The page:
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As for Kings' ups and downs, he's been there

While the NHL team readies for the Stanley Cup Final, a longtime loyalist savors their postseason run and keeps hoping — but with a sense of history.

May 26, 2012|By Hans Tesselaar
  • A Kings fan cheers after Dwight King scored the winning goal in the third period to beat the Coyotes in Game 3 of the Stanley Cup Western Conference finals.
A Kings fan cheers after Dwight King scored the winning goal in the third… (Gina Ferazzi / Los Angeles…)

When the Kings played at the Forum in the late 1980s and early '90s, there was an elderly vendor who would set the tone for most games with his sales pitch.

"Peanuts, peanuts, peanuts," he'd bark out in a split second. "Get your peanuts. Three hours of torture coming up."

He knew. Anyone who has ever claimed to be a Kings fan knows.

If you're new to this and ready to invest yourself in the fortunes of the Kings over the next two weeks, be prepared. You may just get poked in the gut by a stick, perhaps even an illegally curved one.

I have been asked often these last few weeks if I've enjoyed the Kings' incredible playoff run, which has them in the Stanley Cup Final for the second time in team history.

Sure I have. But that other skate is going to drop at any time, right?

Teams just don't go unbeaten on the road in the first three rounds and 12-2 overall while pursuing the most cherished trophy in sports, do they? At least not teams called the Kings. The Penguins, the Red Wings, the Oilers of the 1980s, the four-Cups-in-a-row Islanders, yes.

The Kings? Until I see one of their team captains (paging Dustin Brown) lift the Cup, I won't be fully able to appreciate the journey.

It's a defense mechanism that any long-suffering fan of any long-suffering team would understand. Ask Red Sox fans pre-2004 and New York Rangers fans pre-1994.

This madness started in 1975 when I was 12 and my father took me to the Forum to see the Kings play the mighty Montreal Canadiens.

It was a classic game between teams challenging for the Norris Division title. A few days later, the cover of Sports Illustrated featured Kings goalie Rogie Vachon with the headline "The L.A. Kings Go for a Crown."

The Kings lost the game and finished second to Montreal. But their 105 points were the fourth-highest total in the league and their first-round playoff opponent, the Toronto Maple Leafs, had only 78 points and a losing record.

Do you need to ask who won the best-of-three series?

Since their inception in the 1967-68 season, the Kings have won 14 playoff series. They have won one division title and now two conference championships.

Kings fans are a loyal lot. We have put up with the thousands of visiting fans who have invaded the Forum and now Staples Center, ranging from the obnoxious (Red Wings fans), to the really obnoxious (Rangers/Flyers/Bruins fans), to the off-the-charts obnoxious (Canucks fans).

We sign up year after year hoping and dreaming of the moment when the Cup is ours. And somewhat shockingly, it might actually happen this time.

Then again it might not.

Not that it's been all bad. We've gotten to watch Hall of Famers like Marcel Dionne, Wayne Gretzky and Luc Robitaille wear Kings sweaters. But none of them, as hard as they tried, could win the Cup as Kings.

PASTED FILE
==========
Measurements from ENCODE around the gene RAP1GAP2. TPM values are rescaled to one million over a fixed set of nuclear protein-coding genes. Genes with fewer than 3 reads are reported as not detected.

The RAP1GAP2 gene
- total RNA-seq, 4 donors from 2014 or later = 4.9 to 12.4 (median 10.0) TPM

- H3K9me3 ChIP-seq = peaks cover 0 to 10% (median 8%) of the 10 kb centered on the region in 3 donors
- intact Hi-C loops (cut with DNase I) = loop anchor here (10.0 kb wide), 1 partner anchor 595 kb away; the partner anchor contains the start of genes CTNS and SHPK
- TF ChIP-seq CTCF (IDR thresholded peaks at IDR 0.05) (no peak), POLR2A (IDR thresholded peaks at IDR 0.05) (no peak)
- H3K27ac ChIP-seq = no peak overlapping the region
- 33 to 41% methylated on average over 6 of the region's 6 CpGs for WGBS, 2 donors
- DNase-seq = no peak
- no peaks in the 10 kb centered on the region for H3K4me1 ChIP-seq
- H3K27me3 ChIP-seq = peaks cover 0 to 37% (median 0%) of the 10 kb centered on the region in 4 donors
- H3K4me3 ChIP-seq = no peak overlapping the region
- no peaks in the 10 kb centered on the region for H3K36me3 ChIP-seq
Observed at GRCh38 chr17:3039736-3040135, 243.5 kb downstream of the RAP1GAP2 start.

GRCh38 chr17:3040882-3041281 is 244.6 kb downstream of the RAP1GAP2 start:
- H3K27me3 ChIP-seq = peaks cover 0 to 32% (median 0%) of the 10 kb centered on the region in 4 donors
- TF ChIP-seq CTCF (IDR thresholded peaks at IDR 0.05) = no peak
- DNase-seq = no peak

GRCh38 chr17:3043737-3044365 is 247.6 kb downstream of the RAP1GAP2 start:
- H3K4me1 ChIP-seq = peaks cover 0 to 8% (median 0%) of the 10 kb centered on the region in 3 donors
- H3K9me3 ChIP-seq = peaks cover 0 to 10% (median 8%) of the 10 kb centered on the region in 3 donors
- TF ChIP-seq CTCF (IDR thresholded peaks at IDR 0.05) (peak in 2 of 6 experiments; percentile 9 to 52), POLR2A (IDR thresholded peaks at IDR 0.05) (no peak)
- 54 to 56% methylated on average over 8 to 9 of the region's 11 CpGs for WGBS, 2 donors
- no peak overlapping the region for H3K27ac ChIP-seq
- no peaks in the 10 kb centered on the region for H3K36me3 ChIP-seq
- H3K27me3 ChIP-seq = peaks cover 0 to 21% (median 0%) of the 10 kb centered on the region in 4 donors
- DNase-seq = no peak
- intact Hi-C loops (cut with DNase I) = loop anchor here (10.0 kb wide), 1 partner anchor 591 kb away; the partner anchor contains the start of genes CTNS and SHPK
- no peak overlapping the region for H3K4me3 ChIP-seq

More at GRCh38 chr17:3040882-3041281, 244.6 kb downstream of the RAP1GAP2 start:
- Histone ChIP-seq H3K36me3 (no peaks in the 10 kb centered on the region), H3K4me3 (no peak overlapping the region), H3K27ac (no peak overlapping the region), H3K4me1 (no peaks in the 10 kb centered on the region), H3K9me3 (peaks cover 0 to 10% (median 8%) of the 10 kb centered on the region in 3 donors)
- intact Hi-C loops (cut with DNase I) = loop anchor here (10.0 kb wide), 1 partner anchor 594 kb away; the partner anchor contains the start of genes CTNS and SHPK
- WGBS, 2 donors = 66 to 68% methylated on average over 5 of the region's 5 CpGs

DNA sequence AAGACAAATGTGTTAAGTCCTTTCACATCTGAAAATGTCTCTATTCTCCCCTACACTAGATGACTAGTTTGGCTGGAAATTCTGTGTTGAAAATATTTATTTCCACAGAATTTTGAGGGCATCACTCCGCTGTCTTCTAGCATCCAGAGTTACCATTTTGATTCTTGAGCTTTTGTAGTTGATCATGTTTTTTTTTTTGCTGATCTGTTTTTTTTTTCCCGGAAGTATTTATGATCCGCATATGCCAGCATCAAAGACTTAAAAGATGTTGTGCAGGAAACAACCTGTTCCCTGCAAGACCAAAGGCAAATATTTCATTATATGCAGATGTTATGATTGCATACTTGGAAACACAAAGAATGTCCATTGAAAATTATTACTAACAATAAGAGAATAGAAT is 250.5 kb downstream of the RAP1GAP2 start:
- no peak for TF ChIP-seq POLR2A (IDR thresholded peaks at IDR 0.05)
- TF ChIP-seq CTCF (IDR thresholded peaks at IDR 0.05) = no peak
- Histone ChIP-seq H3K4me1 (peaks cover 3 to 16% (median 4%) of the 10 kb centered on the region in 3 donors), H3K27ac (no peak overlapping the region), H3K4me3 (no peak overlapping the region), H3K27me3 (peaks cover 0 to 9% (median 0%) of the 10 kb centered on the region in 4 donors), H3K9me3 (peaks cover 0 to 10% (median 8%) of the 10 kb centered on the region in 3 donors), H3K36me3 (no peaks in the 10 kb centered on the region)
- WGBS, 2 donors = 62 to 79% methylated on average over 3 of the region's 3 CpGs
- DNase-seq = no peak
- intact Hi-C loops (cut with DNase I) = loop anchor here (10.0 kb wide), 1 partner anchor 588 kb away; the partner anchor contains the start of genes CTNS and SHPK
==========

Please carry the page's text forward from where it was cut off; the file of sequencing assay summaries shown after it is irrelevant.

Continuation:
We have watched some of our favorites win it all — in other cities. Butch Goring, Robitaille, Rob Blake.

Even worse, we've had to watch other cities who've been in the league for a lot less time (Carolina, Tampa Bay, Colorado) host parades. And the ultimate horror occurred in 2007 when the Ducks (THE DUCKS!) won the Cup.

Last year I saw a license plate frame that nearly caused me to give up following the sport. It read "Stanley Cups, Ducks 1, Kings 0."

That frame might never have come about had the late Pat Burns made a gutsy decision in 1993. In the last minute of Game 7 of the conference finals, the Kings had a one-goal lead in Toronto.

Burns, the coach of the Maple Leafs, had suspicions that the Kings' Marty McSorley was using a stick that was curved too much. He thought of asking the officials to check the stick. If the blade was too wide, the Kings would be penalized. If it was a legal stick, the Maple Leafs would lose a man.

Burns didn't want to risk it. If only he had. Maybe the Kings would have survived the penalty in that game. For sure, McSorley wouldn't have used the stick in Game 2 of the Stanley Cup Final in Montreal.

But he did, and Canadiens Coach Jacques Demers asked the officials to examine the illegal stick in the last minute with the Kings holding a 2-1 lead.

Game over — for the Kings.

McSorley's stick did not cost the Kings the series. They still lost the next three games, failing to hold a lead in any of them. And McSorley was one of the Kings' best players in the postseason.

But I will never forget the quote from one Montreal player that his team, on the verge of falling behind 2-0 in the series, was "dead" until the call on McSorley revived them.

So please, Kings, no funny business this time around.

The Kings have been so good this postseason that they have played only 14 games, two more than the minimum. The Devils have played 18 games, including a seven-game series with Florida in the first round and a tough six-game series with the Rangers in the East finals.

Advantage Kings, yes?

Though I think this Kings team will be very good and a contender for a number of years, the time to win the Cup is now.

Four more wins and all the torture will have been worth it. Anything less and … well, I can always console myself with peanuts.

Hans Tesselaar is a Times staff writer who attended his first Kings game in 1975 and has been a season-ticket holder since 1988.

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